Garment factories in Jordan has become a preferred destination for skilled women workers from Bangladesh, as hundreds are brought in into the country every week to the find employment in the kingdom’s clothing sector.
“Every week we recruit around 500 female migrants for Jordan’s garment sector,” Mohammad Abdus Sobhan, company secretary of the state-run Bangladesh Overseas Employment and Services, told Arab News.
“It’s a very good opportunity for Bangladeshi female migrants to earn more as a skilled workforce with much more dignity.”
Bangladesh started exporting skilled garment workers to Jordan in 2010 through a government agreement. According to data from the Bangladeshi Embassy in Amman, the Jordanian garment sector currently employs 40,000 Bangladeshi women.
Jordan’s garment industry has expanded rapidly in the past few years, and two thirds of Bangladeshi female workers in the kingdom now find employment at its clothing factories.
In other Middle Eastern countries, Bangladeshi women work mostly as domestic helpers.
On average, the monthly salary of Bangladeshi garment workers in Jordan is between $260 and $360 and that all of them initially receive two-year contracts.
The demand for Bangladeshi labor has been on the rise since the lifting of coronavirus restrictions, Sobhan said. In 2020, the kingdom accepted only about 3,700 garment workers from Bangladesh, but this year up to Sept. 30 more than 12,300 had already left for the Middle Eastern country.
Jordanian employers bear all the costs of processing working permits, travel, accommodation and healthcare.
Bangladesh Nari Sromik Kendro (BNSK), a rights organization for migrant workers, has been conducting awareness campaigns in the country’s rural areas about work opportunities abroad. It has found that workers are interested in joining Jordanian garment factories due to their employment model.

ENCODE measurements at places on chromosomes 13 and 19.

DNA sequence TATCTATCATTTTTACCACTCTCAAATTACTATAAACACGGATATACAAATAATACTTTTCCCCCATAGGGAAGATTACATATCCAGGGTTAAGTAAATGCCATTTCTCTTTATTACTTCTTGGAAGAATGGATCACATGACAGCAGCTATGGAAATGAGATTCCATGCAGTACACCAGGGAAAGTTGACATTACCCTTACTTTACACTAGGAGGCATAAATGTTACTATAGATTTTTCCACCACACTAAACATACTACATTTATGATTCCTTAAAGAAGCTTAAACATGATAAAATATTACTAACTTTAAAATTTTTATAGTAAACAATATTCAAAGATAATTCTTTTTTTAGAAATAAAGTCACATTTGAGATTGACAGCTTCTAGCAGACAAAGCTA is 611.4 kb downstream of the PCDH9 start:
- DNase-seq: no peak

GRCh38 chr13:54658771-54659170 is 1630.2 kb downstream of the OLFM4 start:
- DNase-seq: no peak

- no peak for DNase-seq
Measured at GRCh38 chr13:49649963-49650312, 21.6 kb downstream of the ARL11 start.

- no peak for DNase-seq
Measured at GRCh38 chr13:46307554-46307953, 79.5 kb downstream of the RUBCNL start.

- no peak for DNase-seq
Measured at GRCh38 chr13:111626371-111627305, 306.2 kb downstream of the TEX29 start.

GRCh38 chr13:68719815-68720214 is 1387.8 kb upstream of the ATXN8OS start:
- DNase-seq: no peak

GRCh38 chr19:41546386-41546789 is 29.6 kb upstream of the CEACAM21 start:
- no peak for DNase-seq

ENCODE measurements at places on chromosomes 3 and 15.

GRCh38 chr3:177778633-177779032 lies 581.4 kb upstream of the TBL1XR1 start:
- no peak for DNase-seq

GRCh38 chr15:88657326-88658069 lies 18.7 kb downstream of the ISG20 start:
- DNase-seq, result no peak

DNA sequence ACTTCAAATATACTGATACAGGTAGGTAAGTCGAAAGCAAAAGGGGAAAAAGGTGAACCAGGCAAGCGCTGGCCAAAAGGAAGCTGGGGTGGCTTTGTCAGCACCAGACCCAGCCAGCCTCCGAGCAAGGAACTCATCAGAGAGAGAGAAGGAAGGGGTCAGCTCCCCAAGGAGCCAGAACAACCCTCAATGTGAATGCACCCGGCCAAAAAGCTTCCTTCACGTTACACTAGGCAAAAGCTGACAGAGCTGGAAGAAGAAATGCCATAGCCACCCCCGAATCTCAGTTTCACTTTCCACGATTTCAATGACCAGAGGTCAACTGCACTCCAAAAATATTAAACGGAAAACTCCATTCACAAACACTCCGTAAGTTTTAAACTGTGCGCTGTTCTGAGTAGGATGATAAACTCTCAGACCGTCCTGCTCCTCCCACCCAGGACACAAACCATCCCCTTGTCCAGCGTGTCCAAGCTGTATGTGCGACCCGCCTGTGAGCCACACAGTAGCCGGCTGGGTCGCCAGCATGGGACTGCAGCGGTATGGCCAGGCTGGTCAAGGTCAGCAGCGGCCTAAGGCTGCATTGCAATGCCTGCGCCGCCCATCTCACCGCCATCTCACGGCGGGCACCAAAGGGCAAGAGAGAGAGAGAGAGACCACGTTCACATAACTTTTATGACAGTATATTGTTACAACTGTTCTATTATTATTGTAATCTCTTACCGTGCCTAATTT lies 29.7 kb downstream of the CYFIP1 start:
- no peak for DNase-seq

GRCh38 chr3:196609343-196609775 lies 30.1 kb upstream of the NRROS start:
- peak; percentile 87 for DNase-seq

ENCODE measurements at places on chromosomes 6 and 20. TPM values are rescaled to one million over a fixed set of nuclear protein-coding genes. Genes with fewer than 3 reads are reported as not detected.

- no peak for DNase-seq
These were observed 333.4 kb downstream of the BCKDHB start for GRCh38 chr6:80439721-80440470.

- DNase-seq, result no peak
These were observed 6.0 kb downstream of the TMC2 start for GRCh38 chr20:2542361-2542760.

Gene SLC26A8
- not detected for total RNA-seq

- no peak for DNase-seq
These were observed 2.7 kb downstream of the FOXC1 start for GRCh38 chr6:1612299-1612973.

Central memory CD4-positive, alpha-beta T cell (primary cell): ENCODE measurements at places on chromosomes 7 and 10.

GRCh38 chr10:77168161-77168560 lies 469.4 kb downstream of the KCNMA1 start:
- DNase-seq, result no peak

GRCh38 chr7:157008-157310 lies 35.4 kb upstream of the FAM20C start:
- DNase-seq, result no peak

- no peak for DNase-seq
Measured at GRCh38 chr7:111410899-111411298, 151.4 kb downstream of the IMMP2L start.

“Our female migrants are very interested in taking the opportunity since it’s an employer pay model, where the employer bears all costs to have the migrants’ services,” BNSK executive director Sumaiya Islam said.
Workers themselves say higher incomes are also a factor.
“My elder sister joined a garment factory in Jordan three years ago. The working environment and salary structure is much better than in Bangladesh,” said Masuma Begum, a 33-year-old single mother of two who is scheduled to fly to Jordan next month. “So, I also decided to join my sister.”
Kulsum Akter, 27, another garment worker who is preparing to work in Jordan, said the job will help her to provide for her whole five-member family.
“The job in Jordan will double my income,” she said. “Now I will provide better education for my seven-year-old son.”
BRAC, the largest development organization in Bangladesh, encourages the authorities to do more to tap into the Jordanian market
“It’s a very good opportunity for our female migrants since they earn more without any incidents of abuse,” BRAC’s head of migration program Shariful Hasan said.
“We need to make the people aware at the grassroots level, so that the intended migrants can make an informed decision about their opportunities in the overseas market.” (Source: Arab News)